“For them, this spiritual connection is motivation for striving to excel, is the heart behind each movement of the dancer and each note of the musician. It is why audiences can feel there is something different about Shen Yun. Their source of inspiration, rooted in traditional Chinese culture, is the spiritual discipline known as Falun Dafa,” says the website.  Focused on character improvement, this meditation-based practice rests on the principles of truthfulness, compassion, and forbearance.

The name Shen Yun can be translated from Chinese as “the beauty of divine beings dancing,” and the name comes to life as artists, dressed in ancient Chinese garments or adorned as heavenly figures, dance gracefully on stage. The ladies’ movements are delicate and gentle with precise technical execution. The men embody strength and elegance built on a foundation of superior athleticism. The dancers’ synchronization is particularly astounding. They move as one, even in remarkably intricate and fast-moving pieces.

Shen Yun dancers perform the Tibetan ethnic dance "Celebrating the Divine." (© 2016 Shen Yun Performing Arts)
Shen Yun dancers perform a Tibetan ethnic dance “Celebrating the Divine.” (© 2016 Shen Yun Performing Arts)

Through the orchestra, which combines the Eastern and Western traditions, we hear the strength of Western instruments and the spirit of Chinese instruments. Shen Yun’s ability to blend the distinct tonalities of the two systems is so impeccable it seems the two traditions have always been working together. In fact, this is an incredibly difficult task and a new frontier in classical music.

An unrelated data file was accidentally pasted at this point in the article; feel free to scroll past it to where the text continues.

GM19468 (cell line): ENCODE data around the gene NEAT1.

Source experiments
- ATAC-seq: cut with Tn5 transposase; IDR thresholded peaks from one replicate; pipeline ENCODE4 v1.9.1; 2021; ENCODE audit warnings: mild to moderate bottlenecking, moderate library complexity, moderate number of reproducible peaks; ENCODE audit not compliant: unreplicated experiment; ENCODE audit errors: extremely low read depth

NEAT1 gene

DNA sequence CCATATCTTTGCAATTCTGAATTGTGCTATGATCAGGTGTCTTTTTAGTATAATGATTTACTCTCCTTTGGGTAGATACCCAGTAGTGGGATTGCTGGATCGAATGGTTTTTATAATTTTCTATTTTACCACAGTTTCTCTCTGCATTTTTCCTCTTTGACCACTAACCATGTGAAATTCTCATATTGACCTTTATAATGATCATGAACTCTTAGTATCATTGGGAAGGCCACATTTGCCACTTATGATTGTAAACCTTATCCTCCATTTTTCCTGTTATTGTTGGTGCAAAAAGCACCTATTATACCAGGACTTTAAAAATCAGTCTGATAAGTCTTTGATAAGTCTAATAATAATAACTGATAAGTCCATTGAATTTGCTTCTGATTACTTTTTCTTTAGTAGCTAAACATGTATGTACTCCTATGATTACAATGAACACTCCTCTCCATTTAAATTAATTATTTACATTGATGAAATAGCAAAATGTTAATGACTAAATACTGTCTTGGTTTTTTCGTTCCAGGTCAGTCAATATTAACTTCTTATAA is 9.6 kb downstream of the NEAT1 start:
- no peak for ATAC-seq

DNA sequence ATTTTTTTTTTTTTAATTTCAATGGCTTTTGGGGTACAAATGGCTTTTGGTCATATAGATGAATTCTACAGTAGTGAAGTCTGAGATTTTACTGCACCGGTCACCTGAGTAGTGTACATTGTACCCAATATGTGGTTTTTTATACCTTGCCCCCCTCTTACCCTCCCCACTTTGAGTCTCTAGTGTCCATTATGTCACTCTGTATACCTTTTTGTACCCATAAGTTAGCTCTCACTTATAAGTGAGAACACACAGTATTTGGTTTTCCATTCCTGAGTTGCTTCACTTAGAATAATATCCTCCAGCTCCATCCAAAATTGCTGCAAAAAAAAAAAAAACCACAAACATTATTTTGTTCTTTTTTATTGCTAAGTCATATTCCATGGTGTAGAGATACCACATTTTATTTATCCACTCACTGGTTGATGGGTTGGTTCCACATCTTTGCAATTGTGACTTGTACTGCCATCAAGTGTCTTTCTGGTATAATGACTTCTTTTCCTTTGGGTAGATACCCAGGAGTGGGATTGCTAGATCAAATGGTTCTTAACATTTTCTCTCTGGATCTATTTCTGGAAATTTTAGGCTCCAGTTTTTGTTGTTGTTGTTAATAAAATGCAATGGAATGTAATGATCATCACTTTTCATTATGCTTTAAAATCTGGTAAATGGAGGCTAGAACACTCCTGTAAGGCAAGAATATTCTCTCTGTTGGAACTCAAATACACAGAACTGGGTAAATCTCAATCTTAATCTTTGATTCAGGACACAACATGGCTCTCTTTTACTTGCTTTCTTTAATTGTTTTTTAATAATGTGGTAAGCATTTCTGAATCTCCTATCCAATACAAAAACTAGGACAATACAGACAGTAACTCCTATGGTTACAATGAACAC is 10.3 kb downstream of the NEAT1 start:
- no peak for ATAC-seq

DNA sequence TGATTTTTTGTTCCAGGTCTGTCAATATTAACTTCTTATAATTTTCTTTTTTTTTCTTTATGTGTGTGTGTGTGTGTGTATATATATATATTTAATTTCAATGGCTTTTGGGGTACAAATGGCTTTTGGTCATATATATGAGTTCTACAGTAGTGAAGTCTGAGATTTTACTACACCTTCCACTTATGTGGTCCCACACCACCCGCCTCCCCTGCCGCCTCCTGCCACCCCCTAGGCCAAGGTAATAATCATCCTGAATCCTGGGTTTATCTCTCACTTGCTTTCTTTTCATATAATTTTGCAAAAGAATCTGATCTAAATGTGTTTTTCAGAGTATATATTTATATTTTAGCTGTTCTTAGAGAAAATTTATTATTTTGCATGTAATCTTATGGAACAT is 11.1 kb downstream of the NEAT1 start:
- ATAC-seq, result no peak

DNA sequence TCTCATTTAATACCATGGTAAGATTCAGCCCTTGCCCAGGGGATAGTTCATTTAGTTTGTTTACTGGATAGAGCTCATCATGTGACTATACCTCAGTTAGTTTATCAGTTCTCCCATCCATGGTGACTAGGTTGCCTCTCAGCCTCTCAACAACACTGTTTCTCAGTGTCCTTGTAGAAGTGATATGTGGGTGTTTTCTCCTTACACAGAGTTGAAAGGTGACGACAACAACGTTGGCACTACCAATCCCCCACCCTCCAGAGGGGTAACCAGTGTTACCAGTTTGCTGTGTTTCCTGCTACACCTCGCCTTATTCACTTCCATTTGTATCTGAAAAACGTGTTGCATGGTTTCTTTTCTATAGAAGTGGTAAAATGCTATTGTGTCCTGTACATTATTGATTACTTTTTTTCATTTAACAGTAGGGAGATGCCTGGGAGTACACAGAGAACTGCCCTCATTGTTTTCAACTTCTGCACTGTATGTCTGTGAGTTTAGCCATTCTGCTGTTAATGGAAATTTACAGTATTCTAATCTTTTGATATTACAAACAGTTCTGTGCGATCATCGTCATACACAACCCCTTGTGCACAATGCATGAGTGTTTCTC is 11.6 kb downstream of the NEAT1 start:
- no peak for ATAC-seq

Shen Yun’s pieces are original compositions that reflect China’s history, ethnic and folk traditions, and the unique nature of the orchestra. Shen Yun’s composers use classical composing techniques, guided by principles of goodness and divine inspiration.

We know that many Western composers like Bach, Handel, and Mozart believed their music was inspired by God. The ancient Chinese composers also held their works were guided by heaven. They paid special attention to the harmony between heaven, earth, and the human body. “In the past, there was this concept of elegant music that nurtured virtue,” said Jing Xian, one of the composers, in the video “The Music of Shen Yun.” According to her, this is also the aim of Shen Yun’s music, and we can feel that through its peaceful, joyful, and vigorous sounds.

Shen Yun is embarking on its 2020 tour with a new program of dance and music. As we get ready for the new year ahead, we can only wonder what inspiration we can find in its performances this year.

For more information, visit ShenYun.com